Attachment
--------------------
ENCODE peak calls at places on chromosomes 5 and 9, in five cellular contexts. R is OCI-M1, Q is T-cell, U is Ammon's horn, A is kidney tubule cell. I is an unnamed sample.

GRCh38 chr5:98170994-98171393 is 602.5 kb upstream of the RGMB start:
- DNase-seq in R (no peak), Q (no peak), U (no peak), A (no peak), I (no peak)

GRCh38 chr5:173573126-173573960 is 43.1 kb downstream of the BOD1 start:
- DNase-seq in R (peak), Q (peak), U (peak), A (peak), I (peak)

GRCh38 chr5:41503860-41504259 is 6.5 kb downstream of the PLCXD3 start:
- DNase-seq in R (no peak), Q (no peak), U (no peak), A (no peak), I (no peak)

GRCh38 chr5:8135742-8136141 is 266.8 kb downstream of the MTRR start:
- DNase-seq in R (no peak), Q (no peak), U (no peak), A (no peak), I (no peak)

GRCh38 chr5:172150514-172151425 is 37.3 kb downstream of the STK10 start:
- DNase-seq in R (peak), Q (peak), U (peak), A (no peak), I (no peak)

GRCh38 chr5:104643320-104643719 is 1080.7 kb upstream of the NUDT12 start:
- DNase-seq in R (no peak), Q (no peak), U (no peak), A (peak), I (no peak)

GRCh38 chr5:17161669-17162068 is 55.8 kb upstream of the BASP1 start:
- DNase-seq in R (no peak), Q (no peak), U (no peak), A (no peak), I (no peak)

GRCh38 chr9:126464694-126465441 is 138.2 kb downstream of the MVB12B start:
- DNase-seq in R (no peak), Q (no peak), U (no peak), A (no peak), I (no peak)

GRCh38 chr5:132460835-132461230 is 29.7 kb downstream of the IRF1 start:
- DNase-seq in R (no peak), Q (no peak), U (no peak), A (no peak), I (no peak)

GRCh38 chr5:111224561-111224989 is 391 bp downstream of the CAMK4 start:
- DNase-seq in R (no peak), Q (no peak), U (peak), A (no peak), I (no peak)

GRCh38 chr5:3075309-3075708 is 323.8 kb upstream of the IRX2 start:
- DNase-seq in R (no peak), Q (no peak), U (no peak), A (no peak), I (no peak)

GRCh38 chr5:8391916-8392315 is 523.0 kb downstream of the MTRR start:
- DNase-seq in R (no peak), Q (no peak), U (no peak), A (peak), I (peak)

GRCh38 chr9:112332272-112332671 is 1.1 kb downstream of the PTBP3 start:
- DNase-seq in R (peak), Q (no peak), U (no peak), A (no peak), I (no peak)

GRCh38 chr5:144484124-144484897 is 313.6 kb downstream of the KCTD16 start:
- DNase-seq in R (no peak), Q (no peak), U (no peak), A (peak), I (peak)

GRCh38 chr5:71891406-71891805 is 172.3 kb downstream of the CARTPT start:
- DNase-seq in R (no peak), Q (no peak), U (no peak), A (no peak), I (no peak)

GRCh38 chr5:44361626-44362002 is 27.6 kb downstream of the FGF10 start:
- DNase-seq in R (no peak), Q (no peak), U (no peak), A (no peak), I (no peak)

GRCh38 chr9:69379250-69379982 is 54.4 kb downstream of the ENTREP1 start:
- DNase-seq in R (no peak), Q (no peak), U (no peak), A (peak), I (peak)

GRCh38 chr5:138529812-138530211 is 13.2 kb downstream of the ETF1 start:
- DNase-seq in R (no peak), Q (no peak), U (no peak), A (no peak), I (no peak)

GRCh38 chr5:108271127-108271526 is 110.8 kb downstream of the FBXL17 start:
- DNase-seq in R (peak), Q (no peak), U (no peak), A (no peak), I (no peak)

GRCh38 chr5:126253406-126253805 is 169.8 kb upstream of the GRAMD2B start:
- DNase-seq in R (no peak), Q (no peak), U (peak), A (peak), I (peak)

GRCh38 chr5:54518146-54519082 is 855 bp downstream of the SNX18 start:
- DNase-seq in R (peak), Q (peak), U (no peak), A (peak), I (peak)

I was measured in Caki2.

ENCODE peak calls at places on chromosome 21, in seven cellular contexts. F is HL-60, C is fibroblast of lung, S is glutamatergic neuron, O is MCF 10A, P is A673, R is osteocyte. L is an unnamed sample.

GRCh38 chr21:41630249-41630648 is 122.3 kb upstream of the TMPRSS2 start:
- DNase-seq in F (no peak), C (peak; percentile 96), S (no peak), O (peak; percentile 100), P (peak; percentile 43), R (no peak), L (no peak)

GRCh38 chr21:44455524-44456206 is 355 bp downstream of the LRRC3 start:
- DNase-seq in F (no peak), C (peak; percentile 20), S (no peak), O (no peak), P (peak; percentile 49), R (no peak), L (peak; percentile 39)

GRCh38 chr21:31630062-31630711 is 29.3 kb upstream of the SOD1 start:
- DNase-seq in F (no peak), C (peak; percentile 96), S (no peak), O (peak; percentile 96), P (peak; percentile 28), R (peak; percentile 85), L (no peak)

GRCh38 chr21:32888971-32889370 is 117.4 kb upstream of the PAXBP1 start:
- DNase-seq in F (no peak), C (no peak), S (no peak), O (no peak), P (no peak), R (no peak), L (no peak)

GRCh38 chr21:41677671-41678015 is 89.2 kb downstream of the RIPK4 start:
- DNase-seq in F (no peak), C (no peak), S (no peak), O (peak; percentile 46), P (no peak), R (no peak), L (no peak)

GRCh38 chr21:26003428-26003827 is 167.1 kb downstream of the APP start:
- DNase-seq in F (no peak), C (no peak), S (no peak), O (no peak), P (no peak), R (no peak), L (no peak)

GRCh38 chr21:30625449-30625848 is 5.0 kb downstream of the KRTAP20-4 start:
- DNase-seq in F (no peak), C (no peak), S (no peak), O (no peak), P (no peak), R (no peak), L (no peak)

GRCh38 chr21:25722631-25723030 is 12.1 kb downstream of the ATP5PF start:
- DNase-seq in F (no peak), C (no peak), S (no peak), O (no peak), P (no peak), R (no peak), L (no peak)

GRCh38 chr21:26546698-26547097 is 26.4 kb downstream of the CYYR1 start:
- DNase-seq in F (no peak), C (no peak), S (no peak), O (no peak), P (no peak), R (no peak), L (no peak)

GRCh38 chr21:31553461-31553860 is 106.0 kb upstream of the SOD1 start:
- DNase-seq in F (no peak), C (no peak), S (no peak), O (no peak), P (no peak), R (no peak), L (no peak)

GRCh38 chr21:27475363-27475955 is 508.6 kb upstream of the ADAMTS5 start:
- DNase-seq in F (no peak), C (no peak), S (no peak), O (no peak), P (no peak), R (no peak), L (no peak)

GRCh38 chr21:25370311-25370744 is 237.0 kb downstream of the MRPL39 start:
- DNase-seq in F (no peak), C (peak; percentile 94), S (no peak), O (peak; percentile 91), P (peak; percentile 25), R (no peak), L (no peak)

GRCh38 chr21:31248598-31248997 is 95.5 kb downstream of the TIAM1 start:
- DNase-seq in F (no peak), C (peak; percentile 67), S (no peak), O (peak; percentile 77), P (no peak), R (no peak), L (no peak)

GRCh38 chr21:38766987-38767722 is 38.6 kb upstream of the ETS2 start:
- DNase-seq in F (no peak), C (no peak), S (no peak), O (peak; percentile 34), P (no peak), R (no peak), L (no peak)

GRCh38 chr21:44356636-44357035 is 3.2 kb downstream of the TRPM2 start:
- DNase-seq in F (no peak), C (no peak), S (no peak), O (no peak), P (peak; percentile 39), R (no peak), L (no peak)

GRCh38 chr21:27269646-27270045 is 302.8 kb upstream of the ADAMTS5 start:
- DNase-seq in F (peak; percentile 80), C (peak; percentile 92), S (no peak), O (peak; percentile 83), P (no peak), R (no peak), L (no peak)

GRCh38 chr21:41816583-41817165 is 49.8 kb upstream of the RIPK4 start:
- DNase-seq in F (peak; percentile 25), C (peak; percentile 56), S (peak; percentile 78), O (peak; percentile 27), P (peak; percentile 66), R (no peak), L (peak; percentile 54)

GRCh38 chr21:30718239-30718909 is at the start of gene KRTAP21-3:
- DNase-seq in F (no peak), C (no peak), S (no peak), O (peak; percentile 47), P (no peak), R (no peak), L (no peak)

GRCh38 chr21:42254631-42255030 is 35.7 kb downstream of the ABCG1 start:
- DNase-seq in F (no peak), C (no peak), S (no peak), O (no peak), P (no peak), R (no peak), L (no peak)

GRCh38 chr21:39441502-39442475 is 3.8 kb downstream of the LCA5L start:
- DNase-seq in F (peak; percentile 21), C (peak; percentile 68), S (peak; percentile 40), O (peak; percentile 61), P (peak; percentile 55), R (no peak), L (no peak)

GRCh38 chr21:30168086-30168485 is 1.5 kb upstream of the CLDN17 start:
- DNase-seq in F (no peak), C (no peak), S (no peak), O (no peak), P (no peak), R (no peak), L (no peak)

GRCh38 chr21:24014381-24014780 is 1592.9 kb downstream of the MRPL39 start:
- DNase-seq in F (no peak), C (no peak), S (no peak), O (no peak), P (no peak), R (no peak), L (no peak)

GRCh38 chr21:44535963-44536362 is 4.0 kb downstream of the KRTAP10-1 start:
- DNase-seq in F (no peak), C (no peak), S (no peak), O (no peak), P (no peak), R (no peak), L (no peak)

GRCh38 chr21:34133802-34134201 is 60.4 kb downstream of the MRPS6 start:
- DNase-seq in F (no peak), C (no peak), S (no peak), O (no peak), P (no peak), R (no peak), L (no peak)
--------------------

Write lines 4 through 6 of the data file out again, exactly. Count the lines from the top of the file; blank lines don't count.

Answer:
GRCh38 chr5:173573126-173573960 is 43.1 kb downstream of the BOD1 start:
- DNase-seq in R (peak), Q (peak), U (peak), A (peak), I (peak)

GRCh38 chr5:41503860-41504259 is 6.5 kb downstream of the PLCXD3 start: